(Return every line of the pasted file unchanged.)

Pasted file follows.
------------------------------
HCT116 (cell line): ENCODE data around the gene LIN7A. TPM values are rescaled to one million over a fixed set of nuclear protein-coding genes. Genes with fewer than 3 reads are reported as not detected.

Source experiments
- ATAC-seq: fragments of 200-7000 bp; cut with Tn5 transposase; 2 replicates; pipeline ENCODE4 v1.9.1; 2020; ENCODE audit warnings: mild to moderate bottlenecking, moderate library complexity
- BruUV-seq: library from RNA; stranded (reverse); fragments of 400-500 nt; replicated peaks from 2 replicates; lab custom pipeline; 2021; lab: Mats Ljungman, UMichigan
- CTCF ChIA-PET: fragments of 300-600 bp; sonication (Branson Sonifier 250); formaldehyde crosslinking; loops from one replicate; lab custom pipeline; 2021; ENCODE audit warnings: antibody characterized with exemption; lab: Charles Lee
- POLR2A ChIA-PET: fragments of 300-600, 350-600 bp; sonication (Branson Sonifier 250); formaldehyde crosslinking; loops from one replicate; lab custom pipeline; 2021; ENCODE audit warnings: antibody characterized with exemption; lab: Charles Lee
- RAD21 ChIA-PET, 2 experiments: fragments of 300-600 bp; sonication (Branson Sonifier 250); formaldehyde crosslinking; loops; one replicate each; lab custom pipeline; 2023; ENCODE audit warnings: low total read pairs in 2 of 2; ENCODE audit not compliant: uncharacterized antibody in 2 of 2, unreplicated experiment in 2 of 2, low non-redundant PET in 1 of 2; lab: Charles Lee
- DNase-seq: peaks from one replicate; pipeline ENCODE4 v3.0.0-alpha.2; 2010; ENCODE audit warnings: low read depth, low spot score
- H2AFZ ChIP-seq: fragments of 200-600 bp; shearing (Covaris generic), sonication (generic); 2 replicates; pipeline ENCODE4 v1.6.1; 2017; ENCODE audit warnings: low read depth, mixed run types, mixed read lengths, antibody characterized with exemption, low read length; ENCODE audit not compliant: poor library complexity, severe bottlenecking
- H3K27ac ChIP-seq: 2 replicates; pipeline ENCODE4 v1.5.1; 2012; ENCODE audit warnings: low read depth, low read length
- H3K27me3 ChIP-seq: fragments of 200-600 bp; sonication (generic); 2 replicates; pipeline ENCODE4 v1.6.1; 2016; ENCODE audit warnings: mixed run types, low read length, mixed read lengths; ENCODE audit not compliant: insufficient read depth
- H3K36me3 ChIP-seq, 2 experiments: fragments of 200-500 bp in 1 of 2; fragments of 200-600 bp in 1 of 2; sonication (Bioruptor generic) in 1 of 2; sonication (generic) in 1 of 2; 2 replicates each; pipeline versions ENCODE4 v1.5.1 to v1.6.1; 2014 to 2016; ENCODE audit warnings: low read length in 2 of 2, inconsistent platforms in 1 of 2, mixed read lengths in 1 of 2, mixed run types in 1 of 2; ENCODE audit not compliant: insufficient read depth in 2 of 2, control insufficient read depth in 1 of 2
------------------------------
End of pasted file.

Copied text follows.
HCT116 (cell line): ENCODE data around the gene LIN7A. TPM values are rescaled to one million over a fixed set of nuclear protein-coding genes. Genes with fewer than 3 reads are reported as not detected.

Source experiments
- ATAC-seq: fragments of 200-7000 bp; cut with Tn5 transposase; 2 replicates; pipeline ENCODE4 v1.9.1; 2020; ENCODE audit warnings: mild to moderate bottlenecking, moderate library complexity
- BruUV-seq: library from RNA; stranded (reverse); fragments of 400-500 nt; replicated peaks from 2 replicates; lab custom pipeline; 2021; lab: Mats Ljungman, UMichigan
- CTCF ChIA-PET: fragments of 300-600 bp; sonication (Branson Sonifier 250); formaldehyde crosslinking; loops from one replicate; lab custom pipeline; 2021; ENCODE audit warnings: antibody characterized with exemption; lab: Charles Lee
- POLR2A ChIA-PET: fragments of 300-600, 350-600 bp; sonication (Branson Sonifier 250); formaldehyde crosslinking; loops from one replicate; lab custom pipeline; 2021; ENCODE audit warnings: antibody characterized with exemption; lab: Charles Lee
- RAD21 ChIA-PET, 2 experiments: fragments of 300-600 bp; sonication (Branson Sonifier 250); formaldehyde crosslinking; loops; one replicate each; lab custom pipeline; 2023; ENCODE audit warnings: low total read pairs in 2 of 2; ENCODE audit not compliant: uncharacterized antibody in 2 of 2, unreplicated experiment in 2 of 2, low non-redundant PET in 1 of 2; lab: Charles Lee
- DNase-seq: peaks from one replicate; pipeline ENCODE4 v3.0.0-alpha.2; 2010; ENCODE audit warnings: low read depth, low spot score
- H2AFZ ChIP-seq: fragments of 200-600 bp; shearing (Covaris generic), sonication (generic); 2 replicates; pipeline ENCODE4 v1.6.1; 2017; ENCODE audit warnings: low read depth, mixed run types, mixed read lengths, antibody characterized with exemption, low read length; ENCODE audit not compliant: poor library complexity, severe bottlenecking
- H3K27ac ChIP-seq: 2 replicates; pipeline ENCODE4 v1.5.1; 2012; ENCODE audit warnings: low read depth, low read length
- H3K27me3 ChIP-seq: fragments of 200-600 bp; sonication (generic); 2 replicates; pipeline ENCODE4 v1.6.1; 2016; ENCODE audit warnings: mixed run types, low read length, mixed read lengths; ENCODE audit not compliant: insufficient read depth
- H3K36me3 ChIP-seq, 2 experiments: fragments of 200-500 bp in 1 of 2; fragments of 200-600 bp in 1 of 2; sonication (Bioruptor generic) in 1 of 2; sonication (generic) in 1 of 2; 2 replicates each; pipeline versions ENCODE4 v1.5.1 to v1.6.1; 2014 to 2016; ENCODE audit warnings: low read length in 2 of 2, inconsistent platforms in 1 of 2, mixed read lengths in 1 of 2, mixed run types in 1 of 2; ENCODE audit not compliant: insufficient read depth in 2 of 2, control insufficient read depth in 1 of 2